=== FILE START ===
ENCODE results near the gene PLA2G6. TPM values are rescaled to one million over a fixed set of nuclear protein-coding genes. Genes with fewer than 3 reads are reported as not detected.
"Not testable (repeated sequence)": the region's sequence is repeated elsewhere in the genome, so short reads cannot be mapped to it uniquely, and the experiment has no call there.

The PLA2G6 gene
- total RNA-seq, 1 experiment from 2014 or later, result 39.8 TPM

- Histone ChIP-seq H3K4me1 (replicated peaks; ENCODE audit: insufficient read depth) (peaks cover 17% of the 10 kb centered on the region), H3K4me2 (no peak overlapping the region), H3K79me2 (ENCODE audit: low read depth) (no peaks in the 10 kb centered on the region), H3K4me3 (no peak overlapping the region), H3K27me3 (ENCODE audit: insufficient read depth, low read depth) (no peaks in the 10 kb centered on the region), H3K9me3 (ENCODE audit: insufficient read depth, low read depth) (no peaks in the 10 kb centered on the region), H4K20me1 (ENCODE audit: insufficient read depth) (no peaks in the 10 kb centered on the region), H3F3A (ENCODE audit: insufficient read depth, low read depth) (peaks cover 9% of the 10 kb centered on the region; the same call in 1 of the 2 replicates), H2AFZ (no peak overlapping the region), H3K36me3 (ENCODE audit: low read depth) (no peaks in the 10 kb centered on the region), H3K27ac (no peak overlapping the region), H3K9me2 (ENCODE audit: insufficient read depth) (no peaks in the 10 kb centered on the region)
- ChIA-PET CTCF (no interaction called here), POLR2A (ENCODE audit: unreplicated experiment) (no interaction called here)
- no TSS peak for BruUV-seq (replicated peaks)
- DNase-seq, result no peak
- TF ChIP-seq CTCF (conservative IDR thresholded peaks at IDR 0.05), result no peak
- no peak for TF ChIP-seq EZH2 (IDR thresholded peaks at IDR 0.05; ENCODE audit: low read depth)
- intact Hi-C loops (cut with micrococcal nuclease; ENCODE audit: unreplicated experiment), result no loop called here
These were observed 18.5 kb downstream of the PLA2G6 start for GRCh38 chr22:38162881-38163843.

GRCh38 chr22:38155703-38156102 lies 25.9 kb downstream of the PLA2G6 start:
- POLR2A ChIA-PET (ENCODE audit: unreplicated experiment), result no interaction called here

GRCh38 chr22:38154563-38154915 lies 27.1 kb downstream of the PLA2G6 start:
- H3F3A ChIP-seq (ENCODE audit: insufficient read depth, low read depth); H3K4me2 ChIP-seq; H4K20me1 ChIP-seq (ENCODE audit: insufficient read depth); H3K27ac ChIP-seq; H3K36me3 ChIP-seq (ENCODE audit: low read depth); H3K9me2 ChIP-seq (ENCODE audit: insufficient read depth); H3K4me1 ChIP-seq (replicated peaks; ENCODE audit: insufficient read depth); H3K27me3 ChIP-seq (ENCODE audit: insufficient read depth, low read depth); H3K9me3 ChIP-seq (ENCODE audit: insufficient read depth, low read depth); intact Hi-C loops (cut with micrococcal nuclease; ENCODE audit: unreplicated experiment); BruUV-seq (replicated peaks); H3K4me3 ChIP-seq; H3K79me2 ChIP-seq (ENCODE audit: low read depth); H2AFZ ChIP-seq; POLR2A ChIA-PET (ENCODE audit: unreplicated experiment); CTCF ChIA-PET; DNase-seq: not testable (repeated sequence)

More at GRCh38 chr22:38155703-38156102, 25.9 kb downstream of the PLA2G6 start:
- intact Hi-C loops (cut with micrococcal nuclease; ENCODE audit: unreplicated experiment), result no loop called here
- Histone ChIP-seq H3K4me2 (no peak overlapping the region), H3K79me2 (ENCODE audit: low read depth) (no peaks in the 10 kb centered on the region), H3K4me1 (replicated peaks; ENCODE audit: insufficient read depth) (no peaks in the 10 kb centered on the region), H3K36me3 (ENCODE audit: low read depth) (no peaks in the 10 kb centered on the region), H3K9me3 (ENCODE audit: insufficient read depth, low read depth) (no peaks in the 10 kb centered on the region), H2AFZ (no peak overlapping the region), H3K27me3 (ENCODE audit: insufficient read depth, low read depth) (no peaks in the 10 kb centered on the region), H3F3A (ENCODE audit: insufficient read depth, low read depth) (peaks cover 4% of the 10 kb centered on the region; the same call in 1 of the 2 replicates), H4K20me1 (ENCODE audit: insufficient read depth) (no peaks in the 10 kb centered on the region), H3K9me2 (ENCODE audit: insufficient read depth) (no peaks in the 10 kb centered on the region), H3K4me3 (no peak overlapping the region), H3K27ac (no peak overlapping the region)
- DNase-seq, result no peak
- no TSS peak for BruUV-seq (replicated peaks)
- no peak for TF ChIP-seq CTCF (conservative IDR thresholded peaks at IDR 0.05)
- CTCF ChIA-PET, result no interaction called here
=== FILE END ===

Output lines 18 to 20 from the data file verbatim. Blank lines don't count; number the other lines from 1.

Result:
- intact Hi-C loops (cut with micrococcal nuclease; ENCODE audit: unreplicated experiment), result no loop called here
- Histone ChIP-seq H3K4me2 (no peak overlapping the region), H3K79me2 (ENCODE audit: low read depth) (no peaks in the 10 kb centered on the region), H3K4me1 (replicated peaks; ENCODE audit: insufficient read depth) (no peaks in the 10 kb centered on the region), H3K36me3 (ENCODE audit: low read depth) (no peaks in the 10 kb centered on the region), H3K9me3 (ENCODE audit: insufficient read depth, low read depth) (no peaks in the 10 kb centered on the region), H2AFZ (no peak overlapping the region), H3K27me3 (ENCODE audit: insufficient read depth, low read depth) (no peaks in the 10 kb centered on the region), H3F3A (ENCODE audit: insufficient read depth, low read depth) (peaks cover 4% of the 10 kb centered on the region; the same call in 1 of the 2 replicates), H4K20me1 (ENCODE audit: insufficient read depth) (no peaks in the 10 kb centered on the region), H3K9me2 (ENCODE audit: insufficient read depth) (no peaks in the 10 kb centered on the region), H3K4me3 (no peak overlapping the region), H3K27ac (no peak overlapping the region)
- DNase-seq, result no peak